By Zach Nerpel
There is a general uneasiness in the air and the scent comes from too many directions to find the source; a waft in every wind. The same dread one receives when waiting in the principal's office permeates nearly every living being I encounter, especially those included in my Millennial Generation. A sense that something very dire is about to occur but we are too powerless to prevent. Is it me? Us? What have we done wrong to deserve this sensation of peril? We are constantly ridiculed and blamed for everything from the slow death of chain restaurants like Applebee’s to the increasingly barren housing market, yet none of us know why. No manner of “Choose Ninety-Nine Appetizers for Ninety-Nine Dollars” deal will make me appreciate Applebee’s and I simply cannot afford to buy a house, not even at the age of nearly thirty. I can’t afford proper dental care in this supposedly first world and free™ country, let alone land. I am helpless in this respect. We are too soft, they say. We don’t rip upward on our bootstraps with enough grit. We make lousy spending choices on things like AirPods and avocados and this is why everything is wrong. It is our fault. Our entire generation is to blame for the downfall of Applebee’s, a pillar of Americana -- and avocados are clearly communist.
This was where I had gone on and written a thousand additional words on a particularly troublesome Friday evening about the directionless blame put upon my generation and the anxieties that came with said blame. It was full of too much edge and gloom and other things that had been said and understood a dozen times over.
Instead, I had an epiphany. Time was ripe for me to again pursue culture. Destination: Applebee’s, in fact. There are three in Fargo and we would hit them all, I decided. Yes, I would find out about Applebee’s and why it is so important. I would find out about culture. I would find out about Dollaritas® that came with their own strawberry Twizzlers straw. I would find out about the American Midwest.--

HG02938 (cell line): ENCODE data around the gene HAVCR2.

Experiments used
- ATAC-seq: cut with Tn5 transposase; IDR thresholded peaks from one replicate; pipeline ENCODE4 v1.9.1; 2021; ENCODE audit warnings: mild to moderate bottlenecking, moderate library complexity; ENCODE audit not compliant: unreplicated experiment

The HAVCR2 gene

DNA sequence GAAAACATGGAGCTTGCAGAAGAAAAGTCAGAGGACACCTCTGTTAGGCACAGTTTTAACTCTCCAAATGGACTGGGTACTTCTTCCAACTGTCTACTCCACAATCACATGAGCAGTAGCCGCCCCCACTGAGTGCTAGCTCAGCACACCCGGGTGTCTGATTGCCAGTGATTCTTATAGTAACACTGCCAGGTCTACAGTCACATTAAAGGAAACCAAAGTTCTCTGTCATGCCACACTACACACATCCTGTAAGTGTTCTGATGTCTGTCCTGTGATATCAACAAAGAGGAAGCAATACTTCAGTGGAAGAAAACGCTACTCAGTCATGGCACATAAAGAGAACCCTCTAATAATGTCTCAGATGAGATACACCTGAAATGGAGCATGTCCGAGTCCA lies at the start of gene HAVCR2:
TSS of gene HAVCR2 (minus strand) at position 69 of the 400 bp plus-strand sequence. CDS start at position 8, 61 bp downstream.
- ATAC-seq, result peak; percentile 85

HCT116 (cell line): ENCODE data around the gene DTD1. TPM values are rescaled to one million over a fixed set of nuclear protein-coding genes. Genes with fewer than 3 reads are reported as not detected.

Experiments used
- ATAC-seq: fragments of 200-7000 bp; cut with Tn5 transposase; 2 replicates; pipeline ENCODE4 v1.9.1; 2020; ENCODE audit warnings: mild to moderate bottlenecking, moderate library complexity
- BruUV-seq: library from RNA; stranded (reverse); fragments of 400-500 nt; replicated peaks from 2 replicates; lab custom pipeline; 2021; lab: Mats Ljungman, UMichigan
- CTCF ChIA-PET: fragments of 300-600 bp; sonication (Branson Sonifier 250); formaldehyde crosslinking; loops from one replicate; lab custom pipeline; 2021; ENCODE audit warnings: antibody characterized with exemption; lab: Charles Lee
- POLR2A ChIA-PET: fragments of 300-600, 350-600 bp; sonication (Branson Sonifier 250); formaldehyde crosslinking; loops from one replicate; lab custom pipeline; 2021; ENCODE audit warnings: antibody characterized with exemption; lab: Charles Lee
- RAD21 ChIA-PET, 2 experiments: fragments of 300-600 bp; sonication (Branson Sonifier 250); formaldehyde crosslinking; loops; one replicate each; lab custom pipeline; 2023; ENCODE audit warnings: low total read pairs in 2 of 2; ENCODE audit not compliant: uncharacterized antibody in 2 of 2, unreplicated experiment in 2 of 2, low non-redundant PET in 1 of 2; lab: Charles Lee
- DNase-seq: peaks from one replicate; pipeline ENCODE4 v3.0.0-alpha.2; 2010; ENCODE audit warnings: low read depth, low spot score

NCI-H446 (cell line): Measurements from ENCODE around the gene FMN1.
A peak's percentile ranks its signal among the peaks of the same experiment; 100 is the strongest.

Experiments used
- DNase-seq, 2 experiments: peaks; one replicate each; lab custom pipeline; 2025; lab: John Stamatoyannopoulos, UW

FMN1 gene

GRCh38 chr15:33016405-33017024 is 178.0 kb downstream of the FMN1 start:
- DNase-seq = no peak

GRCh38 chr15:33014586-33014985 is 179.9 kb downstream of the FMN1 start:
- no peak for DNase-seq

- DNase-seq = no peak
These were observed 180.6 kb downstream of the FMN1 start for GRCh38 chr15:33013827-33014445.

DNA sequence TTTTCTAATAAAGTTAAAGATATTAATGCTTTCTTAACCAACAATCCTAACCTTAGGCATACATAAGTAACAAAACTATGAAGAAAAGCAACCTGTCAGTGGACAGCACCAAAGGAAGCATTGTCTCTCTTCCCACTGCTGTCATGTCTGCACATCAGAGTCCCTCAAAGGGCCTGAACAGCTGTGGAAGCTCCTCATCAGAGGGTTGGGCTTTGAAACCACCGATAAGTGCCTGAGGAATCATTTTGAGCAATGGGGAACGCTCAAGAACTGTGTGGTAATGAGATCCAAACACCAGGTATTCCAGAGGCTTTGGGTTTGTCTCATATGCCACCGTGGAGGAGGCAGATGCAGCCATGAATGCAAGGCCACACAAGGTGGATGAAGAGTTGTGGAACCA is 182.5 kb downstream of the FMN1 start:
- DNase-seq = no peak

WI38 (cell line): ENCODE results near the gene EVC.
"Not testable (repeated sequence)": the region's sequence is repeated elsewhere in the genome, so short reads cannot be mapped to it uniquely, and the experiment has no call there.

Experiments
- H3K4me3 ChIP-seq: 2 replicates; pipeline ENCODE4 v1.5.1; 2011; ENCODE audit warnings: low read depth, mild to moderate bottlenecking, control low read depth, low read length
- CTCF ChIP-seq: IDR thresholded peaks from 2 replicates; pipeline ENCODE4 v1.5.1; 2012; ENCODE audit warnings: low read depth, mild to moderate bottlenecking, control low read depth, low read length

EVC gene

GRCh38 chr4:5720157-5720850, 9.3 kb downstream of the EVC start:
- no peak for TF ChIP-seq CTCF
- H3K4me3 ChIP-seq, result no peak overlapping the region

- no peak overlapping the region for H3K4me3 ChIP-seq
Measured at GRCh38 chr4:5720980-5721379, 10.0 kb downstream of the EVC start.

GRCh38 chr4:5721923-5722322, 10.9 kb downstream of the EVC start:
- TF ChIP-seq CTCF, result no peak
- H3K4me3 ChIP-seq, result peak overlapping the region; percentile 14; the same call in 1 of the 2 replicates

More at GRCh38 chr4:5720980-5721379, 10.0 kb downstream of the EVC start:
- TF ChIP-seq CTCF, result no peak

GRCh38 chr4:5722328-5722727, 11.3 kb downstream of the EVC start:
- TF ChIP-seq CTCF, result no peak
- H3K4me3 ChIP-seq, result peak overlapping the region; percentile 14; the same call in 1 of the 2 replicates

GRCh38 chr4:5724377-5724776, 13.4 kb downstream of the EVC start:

There were three of us. Three confused and impulsive late-twenty-somethings with good hearts and an appetite for alcohol. It was nearing four or five in the afternoon by the time we arrived at the first Bee’s and I ordered a Manhattan for the sake of ordering a Manhattan. The adventure, for better or worse, began.Naturally, we sat at the bar. There were handheld devices loaded with novel video games that were great for our short attention spans. It didn’t take too long for us to breeze through every Couple’s and Friend’s quiz and I began to evaluate my surroundings. To my left, some man in a suit with an earpiece. Clearly important -- I didn’t inquire as he would have loved that. On the far right of the bar, an eavesdropping man entertained by our antics but too shy to make the move to include himself -- what I assumed was a regular. Behind us, what looked to be a very well kept restaurant. Everything was made to appear wooden and cabin-like and as inoffensive as possible. There were young couples and one family enjoying…whatever this was.
There was nothing else here. Nothing at all. There were two Manhattans and a beer and that was it. I was on edge when we left for the second location because, so far, I had nothing to speak of. Here, at 13th Avenue, things needed pick up - and they needed to pick up fast.
I was desperately trying to find something that would make this excursion worthwhile and in the process, drinking twice as fast. Another Manhattan. A Cosmopolitan. Don’t you dare judge me. Another Manhattan. A tall beer.Somewhere in the middle of this, I came around. I chatted with the bartender, trying to find out the Scoop. Were there regulars? Sure, of course - We were looking at them. Most people at the bar were regulars, I guess. And, indeed - extremely normal people drinking extremely normal drinks and eating extremely normal food. Here they were.